Gnumies (Rio Grande) is card game of silly, fantasy characters. Players each put a card face down to bid for a revealed points card. They try to collect sets and avoid the negative cards. Intended for ages 8 and above. . . . Ghost Chase (Rio Grande) is a spooky game. One player, Max the ghost, hides in a beautifully illustrated 54-room mansion. The others must find him. Max is invisible and only pops up from time to time. The Max player needs to be honest and the others need to work cooperatively for the game to work. Intended for ages 8 and above. . . . Savannah Café (Eurogames) is set on the wild plains of Africa, but rather than the law of the jungle, what's at stake is a race to be the first to order a cool drink. Each player has a lion, a gazelle and a hippo. By clever card play they try for their animal to be the first to reach the goal. Intended for ages 8 and above. . . . An game of more domestic animals is Hick Hack in Gackelwack (Zoch), a German language only game set in a barnyard. Once the rules are translated there are no language dependent components, however. Players secretly choose either chicken cards to visit one of six barnyards and consume grain or fox cards to catch the chickens. Delightful illustrations by Doris Matthäus grace the components in this game which is also enjoyable for adults. Intended for ages 8 and above. . . . Many will remember Jenga. Now there is the more colorful Villa Paletti (Zoch). Players build up a large villa consisting of sticks and platforms. When they run out of sticks, they try taking some from the bottom to continue on top. Can you see any flaw in this building program? German language only, but with no language components. Intended for ages 8 and above. . . . Cairo (Schmidt) is set in Ancient Egypt. Players roll a die to move a tall, wooden felucca down the central Nile. Where it stops, they place on it either three small cubes, one large cube or a die and attempt to flick them into a scoring zone, possibly knocking out others, reminiscent of Shuffleboard. German language only, but with no language components. Intended for ages 8 and above. [Top]

Players who enjoy abstracts like Chess or Checkers may enjoy a change of pace with one of these offerings. In Pueblo (Rio Grande) players add funny shaped three dimensional pieces to a central structure, hoping to be as invisible as possible to the passing chief. It's part game and part puzzle. . . . Dvonn (Don & Co.) is played on a hexagonal board with nicely made white, black and red stackable pieces. The board begins empty and slowly fills in as pieces are added and then changes dramatically as stacks are moved. Pieces which become isolated are removed. Easy to play, but difficult to win. . . . Another in the same series is Zertz (Schmidt). Here players compete to acquire sets of balls of three different colors. This is mostly accomplished by jumping one ball over one or more others, Checkers-style, on a hex board. A player's turn consists of either jumping (which can be forced) or placing any color ball on the board and removing an empty space from the edge of the board. In this manner, the play space continually shrinks until it is over. [Top]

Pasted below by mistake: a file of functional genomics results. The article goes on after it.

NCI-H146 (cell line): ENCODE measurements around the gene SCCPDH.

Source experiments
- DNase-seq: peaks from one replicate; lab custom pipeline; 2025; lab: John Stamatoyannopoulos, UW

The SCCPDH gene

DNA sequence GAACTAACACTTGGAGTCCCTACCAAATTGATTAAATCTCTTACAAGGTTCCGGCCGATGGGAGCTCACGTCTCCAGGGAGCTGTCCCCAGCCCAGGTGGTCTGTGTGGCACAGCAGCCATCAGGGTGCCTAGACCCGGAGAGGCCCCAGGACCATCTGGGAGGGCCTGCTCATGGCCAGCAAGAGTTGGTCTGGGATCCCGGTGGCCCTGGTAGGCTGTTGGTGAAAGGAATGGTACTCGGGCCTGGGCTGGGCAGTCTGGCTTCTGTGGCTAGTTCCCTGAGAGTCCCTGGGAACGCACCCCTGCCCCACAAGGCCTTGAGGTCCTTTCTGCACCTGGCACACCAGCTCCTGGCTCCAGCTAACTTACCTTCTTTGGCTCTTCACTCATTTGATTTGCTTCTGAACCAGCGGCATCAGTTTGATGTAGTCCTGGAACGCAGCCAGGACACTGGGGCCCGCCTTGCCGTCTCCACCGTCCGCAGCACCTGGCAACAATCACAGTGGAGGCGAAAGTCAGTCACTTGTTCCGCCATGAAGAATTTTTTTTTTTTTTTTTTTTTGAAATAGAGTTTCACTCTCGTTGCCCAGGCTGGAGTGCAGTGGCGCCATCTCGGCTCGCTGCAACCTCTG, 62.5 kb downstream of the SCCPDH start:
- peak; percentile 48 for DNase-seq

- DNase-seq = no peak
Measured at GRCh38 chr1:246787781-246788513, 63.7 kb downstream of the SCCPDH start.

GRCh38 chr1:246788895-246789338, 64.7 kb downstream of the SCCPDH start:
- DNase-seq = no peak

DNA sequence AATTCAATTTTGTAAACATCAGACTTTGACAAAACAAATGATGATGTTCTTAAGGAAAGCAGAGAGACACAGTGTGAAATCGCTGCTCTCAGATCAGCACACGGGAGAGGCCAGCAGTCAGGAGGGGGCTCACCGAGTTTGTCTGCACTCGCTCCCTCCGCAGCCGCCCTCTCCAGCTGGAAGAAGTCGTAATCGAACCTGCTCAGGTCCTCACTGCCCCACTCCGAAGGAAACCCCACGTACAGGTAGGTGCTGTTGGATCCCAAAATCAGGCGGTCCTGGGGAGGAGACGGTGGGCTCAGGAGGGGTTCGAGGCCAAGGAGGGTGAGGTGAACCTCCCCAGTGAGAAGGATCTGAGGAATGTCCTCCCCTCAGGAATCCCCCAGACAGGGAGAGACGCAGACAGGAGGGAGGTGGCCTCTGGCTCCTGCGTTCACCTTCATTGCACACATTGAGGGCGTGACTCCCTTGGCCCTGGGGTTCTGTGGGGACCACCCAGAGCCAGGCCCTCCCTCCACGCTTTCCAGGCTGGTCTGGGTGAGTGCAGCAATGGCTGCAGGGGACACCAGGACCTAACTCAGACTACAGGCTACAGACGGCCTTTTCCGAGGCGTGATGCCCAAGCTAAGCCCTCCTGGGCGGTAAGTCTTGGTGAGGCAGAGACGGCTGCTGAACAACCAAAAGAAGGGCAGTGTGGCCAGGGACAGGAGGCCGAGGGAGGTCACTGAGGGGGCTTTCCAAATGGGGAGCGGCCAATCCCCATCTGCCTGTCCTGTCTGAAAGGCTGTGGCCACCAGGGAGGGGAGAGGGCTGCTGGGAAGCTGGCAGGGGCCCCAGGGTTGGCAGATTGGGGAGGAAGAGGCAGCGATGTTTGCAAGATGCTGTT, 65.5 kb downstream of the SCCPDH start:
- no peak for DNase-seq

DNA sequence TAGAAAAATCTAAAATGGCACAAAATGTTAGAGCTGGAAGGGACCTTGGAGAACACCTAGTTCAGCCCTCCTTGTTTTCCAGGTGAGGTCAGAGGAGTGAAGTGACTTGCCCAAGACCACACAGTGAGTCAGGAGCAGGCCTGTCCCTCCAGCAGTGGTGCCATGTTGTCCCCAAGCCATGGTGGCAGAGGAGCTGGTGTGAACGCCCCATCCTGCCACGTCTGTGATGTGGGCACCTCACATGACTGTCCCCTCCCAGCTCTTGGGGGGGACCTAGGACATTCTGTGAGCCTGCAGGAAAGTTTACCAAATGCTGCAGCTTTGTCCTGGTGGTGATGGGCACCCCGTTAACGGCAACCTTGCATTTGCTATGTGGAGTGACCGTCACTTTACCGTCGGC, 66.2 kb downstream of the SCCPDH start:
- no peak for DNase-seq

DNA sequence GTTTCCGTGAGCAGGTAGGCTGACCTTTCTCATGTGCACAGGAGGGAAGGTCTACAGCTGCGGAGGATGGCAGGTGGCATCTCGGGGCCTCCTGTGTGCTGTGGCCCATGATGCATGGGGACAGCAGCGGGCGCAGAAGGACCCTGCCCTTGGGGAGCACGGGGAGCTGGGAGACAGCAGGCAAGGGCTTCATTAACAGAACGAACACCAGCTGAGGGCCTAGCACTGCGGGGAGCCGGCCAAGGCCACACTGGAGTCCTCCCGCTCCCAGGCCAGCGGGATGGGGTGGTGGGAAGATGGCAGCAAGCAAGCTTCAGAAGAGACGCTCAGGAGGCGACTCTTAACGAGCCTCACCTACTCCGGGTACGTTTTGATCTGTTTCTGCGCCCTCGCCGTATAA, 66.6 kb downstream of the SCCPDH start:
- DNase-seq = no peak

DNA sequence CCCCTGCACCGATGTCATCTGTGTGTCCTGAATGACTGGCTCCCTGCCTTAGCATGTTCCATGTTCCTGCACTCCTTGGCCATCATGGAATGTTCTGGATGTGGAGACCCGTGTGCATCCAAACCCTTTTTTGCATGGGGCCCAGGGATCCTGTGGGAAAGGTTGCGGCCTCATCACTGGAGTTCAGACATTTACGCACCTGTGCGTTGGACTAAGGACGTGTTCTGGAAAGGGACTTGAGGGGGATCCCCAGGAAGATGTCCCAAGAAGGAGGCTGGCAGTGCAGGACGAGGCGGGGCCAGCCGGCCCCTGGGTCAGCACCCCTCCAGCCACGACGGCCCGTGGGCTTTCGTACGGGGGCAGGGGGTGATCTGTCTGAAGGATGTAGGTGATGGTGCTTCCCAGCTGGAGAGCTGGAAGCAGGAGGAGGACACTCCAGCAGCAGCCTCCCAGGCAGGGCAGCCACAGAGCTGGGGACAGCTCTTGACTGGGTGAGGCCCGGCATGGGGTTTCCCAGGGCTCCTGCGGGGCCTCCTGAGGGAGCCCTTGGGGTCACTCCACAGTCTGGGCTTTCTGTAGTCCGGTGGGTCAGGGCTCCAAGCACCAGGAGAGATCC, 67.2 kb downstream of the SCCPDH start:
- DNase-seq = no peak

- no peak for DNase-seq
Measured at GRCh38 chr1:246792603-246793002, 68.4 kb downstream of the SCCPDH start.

There are a number slightly older games which look now if they are going to gain classic status. If you haven't tried them out yet, if they are new to you or your audience, they are pretty much guaranteed to be hits. In Carcassonne (Rio Grande) players take turns drawing and placing beautiful tiles depicting the French medieval town. As play continues, a beautiful panorama unfolds before the eyes. The simple sequence of play is very accessible and since everyone knows which tile must be played, it is easy to level the playing field with discussion and suggestions. Also available now is the new, similar German language game, Carcassonne: Die Jäger und Sammler (Rio Grande), which moves the theme to prehistoric times. . . . One of the world's most beloved and bestselling games is The Settlers of Catan (Mayfair). Up to four players are settling a newly-discovered island, racing to be the first to reach ten victory points. There is not much one can do to harm the others – a robber baron steals a card once in a while – but there is great fun in trading supplies and deciding what one should build next. . . . Those already familiar with the The Settlers may also like to try The Seafarers of Catan (Mayfair), which allows construction of boats and exploration of the seas. . . . And now there is even a version transporting the player to biblical times: The Settlers of Canaan (Cactus). . . . A card game which is all about trading and evaluation is Bohnanza (Rio Grande). This near classic about, of all things, bean farming, is humorously illustrated and can be played with high analytical seriousness or wild abandon. . . . Finally a two player card game (expandable to four) is Lost Cities (Rio Grande). Cards played represent expeditions to five remote areas and, reminiscent of Gin Rummy, can be a maddening experience as one hardly knows which card to play and which to discard. Extra large cards designed to render more accessible the attractive illustrations are a nice bonus. . . . Grandma & Grandpa Like Games Too is another list of games you may like to investigate. . . . Visit the 2003 edition of this guide. . . .


by Rick Heli